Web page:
Spirograph: This was the most incredible toy. I'm sure someplace some engineer thought altruistically, "I'm teaching kiddies about parabolas and geometry and sine and cosine" or something mathy like that, but I never thought that. I just picked out a disc, stuck a colored pen in the hole, and started carefully fitting the teeth together of disc and stationary part. It was awesome the way a beautiful snowflakey-looking shape suddenly appeared. I used to sit and do this for hours. Once for Christmas I got a huge pen with about two dozen different colors of ink in its barrel that could be used interchangeably. It made Spirograph 24 times more exciting.

Etch-A-Sketch: Man, this thing also kept me busy forever. I got so I could draw almost anything on it, but my favorite thing was a nice, neat house with windowboxes, front steps, and even a house number. I was always curious about how it worked, but my dad told me, so I never had to break it open. I still love this toy, and both my kids always had one. Truth be told, I think I played with it far more than they ever did.

Play Doh: Let me tell you, I played with this stuff far longer than is probably normal or healthy, and the fact that my little sister is five years younger than I am prolonged my Play Doh Playtime, a fact for which I am immensely grateful. I especially loved that simple extruder toy, The Play Doh Fun Factory. I used to sit and make a ton of pretend baked goods, plates of pretend restaurant entrees and desserts, you name it. I was especially proud of of my Play Doh Fruit Plates.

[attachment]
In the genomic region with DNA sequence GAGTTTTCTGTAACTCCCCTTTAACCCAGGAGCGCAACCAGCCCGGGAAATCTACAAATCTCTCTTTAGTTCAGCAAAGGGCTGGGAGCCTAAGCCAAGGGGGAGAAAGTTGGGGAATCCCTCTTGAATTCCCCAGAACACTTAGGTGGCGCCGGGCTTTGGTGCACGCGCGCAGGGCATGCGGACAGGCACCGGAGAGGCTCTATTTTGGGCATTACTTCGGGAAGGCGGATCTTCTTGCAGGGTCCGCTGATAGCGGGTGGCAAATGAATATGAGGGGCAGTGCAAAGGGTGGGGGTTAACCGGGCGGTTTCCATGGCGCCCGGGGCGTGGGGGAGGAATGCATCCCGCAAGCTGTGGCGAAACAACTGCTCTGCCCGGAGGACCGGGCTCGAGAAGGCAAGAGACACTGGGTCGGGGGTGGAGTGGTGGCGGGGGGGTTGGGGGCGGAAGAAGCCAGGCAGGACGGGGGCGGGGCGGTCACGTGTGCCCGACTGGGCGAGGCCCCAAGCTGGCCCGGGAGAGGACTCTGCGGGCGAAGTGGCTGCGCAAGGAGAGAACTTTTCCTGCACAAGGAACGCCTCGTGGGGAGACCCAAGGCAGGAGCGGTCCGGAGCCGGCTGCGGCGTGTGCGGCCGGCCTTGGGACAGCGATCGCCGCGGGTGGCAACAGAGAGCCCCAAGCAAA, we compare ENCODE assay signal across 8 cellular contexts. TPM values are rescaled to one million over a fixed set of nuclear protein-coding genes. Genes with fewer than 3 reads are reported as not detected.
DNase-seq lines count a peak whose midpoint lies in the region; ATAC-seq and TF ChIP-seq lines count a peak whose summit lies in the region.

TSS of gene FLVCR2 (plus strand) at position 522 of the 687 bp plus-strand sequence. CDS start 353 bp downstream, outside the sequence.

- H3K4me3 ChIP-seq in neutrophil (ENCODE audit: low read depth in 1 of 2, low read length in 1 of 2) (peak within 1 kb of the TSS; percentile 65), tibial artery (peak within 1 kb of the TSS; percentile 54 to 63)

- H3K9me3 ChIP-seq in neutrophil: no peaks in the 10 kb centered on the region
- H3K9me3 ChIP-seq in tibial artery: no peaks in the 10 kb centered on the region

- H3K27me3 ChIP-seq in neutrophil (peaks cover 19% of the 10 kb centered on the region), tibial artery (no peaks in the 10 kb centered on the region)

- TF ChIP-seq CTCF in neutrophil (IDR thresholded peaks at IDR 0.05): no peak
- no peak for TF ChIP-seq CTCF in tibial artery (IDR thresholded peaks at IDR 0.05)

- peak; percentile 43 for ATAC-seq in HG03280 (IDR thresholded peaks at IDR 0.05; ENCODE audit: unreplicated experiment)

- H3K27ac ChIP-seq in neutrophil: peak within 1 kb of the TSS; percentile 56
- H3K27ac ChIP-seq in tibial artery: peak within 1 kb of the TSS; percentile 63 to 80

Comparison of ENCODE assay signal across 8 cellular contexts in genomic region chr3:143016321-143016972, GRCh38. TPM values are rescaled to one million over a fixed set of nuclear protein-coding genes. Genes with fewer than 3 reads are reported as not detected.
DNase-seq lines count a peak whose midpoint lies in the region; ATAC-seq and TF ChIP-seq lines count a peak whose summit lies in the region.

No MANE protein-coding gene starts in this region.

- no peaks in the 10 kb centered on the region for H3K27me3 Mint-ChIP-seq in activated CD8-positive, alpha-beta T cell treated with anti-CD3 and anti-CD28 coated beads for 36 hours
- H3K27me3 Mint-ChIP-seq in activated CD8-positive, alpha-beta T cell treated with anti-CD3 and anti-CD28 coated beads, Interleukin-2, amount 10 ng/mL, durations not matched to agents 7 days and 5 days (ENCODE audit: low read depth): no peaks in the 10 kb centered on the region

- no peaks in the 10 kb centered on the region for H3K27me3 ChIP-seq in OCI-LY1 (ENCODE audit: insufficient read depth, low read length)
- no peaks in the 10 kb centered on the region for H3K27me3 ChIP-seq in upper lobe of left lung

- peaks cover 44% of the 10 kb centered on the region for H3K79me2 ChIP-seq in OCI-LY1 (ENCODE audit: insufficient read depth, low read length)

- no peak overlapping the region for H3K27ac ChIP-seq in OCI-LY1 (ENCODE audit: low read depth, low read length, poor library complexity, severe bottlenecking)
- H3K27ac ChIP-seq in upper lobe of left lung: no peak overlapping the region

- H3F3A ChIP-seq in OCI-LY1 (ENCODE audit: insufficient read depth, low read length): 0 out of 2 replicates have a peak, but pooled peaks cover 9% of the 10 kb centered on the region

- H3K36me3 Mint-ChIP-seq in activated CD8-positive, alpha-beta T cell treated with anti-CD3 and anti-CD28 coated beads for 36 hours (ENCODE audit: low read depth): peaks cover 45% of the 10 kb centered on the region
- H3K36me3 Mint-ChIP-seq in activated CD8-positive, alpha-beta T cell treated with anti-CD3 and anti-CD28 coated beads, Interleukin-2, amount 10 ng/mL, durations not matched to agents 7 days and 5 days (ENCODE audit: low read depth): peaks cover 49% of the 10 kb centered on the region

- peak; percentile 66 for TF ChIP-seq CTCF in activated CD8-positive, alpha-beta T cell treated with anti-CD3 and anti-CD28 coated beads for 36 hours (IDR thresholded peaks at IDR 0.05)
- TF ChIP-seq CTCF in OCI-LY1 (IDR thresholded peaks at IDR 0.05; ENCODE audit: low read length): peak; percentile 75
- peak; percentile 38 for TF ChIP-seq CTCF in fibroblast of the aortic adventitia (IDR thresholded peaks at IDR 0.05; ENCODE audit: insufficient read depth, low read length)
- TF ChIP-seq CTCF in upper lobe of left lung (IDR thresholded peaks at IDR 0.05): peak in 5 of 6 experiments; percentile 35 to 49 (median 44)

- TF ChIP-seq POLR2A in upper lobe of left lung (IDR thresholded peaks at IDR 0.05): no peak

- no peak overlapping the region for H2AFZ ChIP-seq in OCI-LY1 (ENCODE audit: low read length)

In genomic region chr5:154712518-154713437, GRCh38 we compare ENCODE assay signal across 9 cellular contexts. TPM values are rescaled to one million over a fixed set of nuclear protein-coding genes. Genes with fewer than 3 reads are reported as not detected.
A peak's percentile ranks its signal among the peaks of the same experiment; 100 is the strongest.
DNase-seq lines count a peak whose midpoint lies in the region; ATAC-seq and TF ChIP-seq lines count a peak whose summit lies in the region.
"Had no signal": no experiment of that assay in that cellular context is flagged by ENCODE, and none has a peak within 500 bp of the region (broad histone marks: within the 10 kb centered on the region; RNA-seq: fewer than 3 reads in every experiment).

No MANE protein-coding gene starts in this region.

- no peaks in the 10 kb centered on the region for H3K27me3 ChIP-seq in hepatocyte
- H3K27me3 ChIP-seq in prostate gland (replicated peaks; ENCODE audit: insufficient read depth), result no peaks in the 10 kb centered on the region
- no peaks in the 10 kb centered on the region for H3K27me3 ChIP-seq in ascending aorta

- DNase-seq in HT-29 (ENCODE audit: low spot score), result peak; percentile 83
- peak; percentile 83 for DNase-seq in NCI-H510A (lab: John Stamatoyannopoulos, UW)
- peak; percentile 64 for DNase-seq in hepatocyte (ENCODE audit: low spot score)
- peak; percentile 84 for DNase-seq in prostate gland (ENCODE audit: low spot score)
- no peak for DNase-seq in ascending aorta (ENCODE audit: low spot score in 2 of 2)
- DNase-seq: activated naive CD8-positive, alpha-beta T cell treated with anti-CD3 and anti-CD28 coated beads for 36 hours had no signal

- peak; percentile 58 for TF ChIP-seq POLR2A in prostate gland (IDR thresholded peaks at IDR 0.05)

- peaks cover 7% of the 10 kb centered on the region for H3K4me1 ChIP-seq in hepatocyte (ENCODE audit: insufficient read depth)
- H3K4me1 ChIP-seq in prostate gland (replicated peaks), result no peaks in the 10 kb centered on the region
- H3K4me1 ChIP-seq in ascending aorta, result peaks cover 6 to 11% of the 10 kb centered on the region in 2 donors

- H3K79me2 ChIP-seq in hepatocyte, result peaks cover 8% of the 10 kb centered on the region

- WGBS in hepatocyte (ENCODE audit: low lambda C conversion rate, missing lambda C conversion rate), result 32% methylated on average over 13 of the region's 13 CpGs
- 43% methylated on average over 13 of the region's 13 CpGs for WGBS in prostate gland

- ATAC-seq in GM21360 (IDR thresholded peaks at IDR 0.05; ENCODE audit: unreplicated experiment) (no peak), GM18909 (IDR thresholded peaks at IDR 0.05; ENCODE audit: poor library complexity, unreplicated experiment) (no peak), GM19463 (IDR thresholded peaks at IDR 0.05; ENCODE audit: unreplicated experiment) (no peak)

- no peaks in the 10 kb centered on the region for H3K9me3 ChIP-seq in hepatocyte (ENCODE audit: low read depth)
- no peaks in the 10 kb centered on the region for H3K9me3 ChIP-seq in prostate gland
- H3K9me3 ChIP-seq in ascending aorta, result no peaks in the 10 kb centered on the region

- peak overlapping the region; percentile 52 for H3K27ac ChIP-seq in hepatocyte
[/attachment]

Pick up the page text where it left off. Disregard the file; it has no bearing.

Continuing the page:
The Fun Flowers Thingmaker Set: This toy would never fly in this day and age, for it reached temperatures of probably five hundred degrees, used bare metal plates without a safety covering, and the Plastigoop had more poison/toxicity warnings on it than a medical waste facility. Basically, it was a nightmare. But I loved making the rubbery little flowers and faces and leaves and then putting them on florist's wire and...having them. Bunches and Bunches of them. My mother detested cleaning up the oily residue of the Plastigoop from the carpet and table and floor (during one memorable summer, she even forbid me from playing with the Thingmaker on the concrete front porch), but she never seemed even remotely concerned with the dozens of burns I got on my fingers. Moms back then were way less hovery.